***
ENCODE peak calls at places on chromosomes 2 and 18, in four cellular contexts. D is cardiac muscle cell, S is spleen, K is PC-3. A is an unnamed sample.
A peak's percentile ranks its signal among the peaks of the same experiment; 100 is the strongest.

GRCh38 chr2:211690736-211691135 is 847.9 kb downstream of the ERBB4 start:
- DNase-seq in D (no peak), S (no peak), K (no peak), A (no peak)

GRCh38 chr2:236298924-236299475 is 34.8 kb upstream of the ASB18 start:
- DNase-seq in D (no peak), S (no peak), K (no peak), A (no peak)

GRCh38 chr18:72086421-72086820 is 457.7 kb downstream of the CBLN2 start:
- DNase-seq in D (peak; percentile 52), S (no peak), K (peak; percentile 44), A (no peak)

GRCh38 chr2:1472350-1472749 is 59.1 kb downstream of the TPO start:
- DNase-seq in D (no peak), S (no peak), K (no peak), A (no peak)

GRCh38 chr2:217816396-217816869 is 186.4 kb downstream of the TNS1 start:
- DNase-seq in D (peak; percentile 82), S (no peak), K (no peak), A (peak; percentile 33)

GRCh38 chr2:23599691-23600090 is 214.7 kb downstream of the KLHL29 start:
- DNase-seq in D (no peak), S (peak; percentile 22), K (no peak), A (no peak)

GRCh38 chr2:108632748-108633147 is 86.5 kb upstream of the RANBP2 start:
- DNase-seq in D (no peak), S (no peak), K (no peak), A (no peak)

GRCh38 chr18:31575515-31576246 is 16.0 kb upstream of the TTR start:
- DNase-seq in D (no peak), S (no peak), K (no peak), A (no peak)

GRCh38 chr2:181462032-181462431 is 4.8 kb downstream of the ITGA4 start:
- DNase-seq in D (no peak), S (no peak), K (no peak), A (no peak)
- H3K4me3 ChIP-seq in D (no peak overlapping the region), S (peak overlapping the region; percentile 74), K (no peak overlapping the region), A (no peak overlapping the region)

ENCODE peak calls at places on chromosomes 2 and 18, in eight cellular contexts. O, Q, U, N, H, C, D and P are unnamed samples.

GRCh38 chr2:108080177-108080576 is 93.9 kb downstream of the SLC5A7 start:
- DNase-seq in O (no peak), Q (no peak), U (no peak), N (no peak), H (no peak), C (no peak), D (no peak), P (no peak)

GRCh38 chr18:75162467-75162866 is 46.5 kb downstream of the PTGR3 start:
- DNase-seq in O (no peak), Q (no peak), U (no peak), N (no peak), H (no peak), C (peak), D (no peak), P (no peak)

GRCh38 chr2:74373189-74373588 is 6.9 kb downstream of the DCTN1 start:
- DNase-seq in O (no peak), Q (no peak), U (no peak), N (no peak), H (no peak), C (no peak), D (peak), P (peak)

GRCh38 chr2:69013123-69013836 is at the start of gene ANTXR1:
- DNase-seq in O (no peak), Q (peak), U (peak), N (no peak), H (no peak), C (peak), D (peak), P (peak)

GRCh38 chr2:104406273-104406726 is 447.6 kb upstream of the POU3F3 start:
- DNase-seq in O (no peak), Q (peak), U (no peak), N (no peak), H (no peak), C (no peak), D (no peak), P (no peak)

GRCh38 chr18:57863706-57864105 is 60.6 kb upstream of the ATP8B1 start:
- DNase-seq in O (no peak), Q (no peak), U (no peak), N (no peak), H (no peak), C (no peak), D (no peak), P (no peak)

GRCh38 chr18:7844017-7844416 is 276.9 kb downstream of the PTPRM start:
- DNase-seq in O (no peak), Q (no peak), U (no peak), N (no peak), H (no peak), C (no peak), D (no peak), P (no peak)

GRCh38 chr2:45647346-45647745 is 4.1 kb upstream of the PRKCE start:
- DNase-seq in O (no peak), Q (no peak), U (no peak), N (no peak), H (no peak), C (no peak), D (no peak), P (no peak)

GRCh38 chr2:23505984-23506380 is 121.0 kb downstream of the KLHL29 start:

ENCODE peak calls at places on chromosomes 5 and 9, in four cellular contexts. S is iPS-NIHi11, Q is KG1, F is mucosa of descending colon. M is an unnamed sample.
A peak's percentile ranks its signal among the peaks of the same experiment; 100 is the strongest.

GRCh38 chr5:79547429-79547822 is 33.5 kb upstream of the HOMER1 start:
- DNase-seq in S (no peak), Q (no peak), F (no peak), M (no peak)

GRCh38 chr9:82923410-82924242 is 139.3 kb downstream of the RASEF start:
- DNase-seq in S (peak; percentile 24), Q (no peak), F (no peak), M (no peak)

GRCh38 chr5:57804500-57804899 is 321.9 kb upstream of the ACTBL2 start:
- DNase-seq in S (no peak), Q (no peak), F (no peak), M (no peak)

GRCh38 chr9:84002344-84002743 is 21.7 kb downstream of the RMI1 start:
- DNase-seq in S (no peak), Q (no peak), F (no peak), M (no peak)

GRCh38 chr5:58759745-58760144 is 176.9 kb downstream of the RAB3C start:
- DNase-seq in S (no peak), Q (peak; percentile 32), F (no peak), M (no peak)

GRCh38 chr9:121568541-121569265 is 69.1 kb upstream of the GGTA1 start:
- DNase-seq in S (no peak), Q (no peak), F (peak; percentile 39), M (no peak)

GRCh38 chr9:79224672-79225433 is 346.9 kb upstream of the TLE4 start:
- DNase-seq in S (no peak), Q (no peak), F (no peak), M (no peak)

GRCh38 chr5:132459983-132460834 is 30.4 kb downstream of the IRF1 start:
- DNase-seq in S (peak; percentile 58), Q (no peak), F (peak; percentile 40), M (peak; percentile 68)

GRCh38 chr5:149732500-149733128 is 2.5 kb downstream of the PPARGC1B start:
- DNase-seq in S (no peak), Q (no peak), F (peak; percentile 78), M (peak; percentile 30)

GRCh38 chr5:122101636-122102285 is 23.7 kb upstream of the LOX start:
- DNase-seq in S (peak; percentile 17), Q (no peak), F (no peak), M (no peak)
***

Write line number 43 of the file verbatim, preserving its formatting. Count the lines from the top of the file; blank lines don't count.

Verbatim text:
- DNase-seq in S (no peak), Q (no peak), F (no peak), M (no peak)